Drawing ever closer to the edge

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THE WEEK IN SPORT: WE’VE ALL cut Serena some slack because that’s who she is – but it’s going to be harder for her now, says Chief Writer RON REED:

COUNT me among those people – an overwhelming majority, at least in this country – who were unable to detect any racism (or sexism) in cartoonist Mark Knight’s take-down of Serena Williams.

She fully deserved to have the piss taken out of her, and as a long-time watcher of her up close at the Oz Open every year –  on court, at press conferences and promotional functions – I have long felt that there has been something uncomfortably edgy about her personality, if not a barely-concealed arrogance. But you tend to cut her almost unlimited slack for that because she has overcome an unprivileged background to become the world’s greatest female athlete and she might not have been able to do that if she wasn’t who she is in every way. It’s part of the package, for better or worse. However, that forgiveness may have now run its, ahem, race. Her behaviour last weekend is not going to be swept out of sight as an aberration as a handful of similar offences have been previously – it is going to linger as an asterix against her massive accomplishments for a long time, maybe forever. And that’s a great pity: the tennis player, as distinct from the character, deserves much better.

I’m not sure Williams was the only party guilty of throwing a tantrum this week. Having spent several decades at the Herald Sun, I am reluctant to bite the hand that used to feed me, especially when it comes to the freedom to express an opinion, which I enjoyed for many years, pretty much unfettered. And which Mark Knight also clearly enjoys, as he most definitely should. But Tuesday’s bizarre front page, as cleverly creative and widely applauded as it was, amounted to an up-yours rant against the critics, locally and world-wide, who did have reservations or strong objections to the cartoon and who struggled to get much traction for their side of the debate within the pages of the colourful tabloid. It struck me as a tad immature, like a kid sticking their fingers in their ears and shouting, “I’m not listening!” And I’m not sure it did Knight any favours by celebrating some of the more extreme examples of his work, such as portraying someone who may or may not have been another controversial female, Pauline Hanson, as a repulsive cane toad, Tony Abbott as a deranged cannibal or Daniel Andrews’ most prominent feature as an arse-crack. If a columnist such as Andrew Bolt, for example, described any woman that way he would be howled down. Yes, cartoons are a very different beast. But interestingly Knight offered the observation that he might have to consider pulling his punches in future, not something the Hun is likely to encourage. The moral of the story: no matter how good you are at what you do – whether you’re the world’s best tennis player, Australia’s biggest selling newspaper or the finest cartoonist in the country by far – nobody is perfect, nobody is beyond criticism, nobody is always right and never wrong, nobody is exempt from being challenged about their attitudes and conduct.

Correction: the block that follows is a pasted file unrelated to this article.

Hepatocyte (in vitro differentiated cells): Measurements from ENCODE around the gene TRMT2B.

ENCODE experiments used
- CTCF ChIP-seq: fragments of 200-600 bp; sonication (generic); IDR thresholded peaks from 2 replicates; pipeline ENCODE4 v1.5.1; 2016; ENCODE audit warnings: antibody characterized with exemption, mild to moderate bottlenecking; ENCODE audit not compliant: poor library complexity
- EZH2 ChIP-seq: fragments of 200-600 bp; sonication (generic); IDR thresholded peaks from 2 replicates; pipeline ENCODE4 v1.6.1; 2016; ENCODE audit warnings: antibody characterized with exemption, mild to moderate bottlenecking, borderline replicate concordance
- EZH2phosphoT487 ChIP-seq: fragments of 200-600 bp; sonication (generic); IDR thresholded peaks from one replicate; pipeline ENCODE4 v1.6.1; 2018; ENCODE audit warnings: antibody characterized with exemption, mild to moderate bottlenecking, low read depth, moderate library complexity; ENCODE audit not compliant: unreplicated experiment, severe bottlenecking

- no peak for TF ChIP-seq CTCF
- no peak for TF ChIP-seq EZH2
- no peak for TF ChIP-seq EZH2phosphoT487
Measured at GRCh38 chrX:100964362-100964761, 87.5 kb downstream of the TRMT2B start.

GREATER Western Sydney star Toby Green’s controversial method of protecting his ground while marking, by sticking his boot out at any opponent within range, has to be banned by the AFL, surely. He might not be attempting to deliberately kick the other player but that’s what it amounts to. There used to be no worse example of dirty play than kicking and for good reason – it’s dangerous. It’s doubly dangerous if it connects with someone’s head, as Green has already done, accidentally, with Bulldog Luke Dalhaus last year. It is a matter of time before that happens again, and there is every chance someone could lose an eye. Green is the only player in the competition who does this and he is such a good player that he doesn’t need to. He should be made to desist forthwith.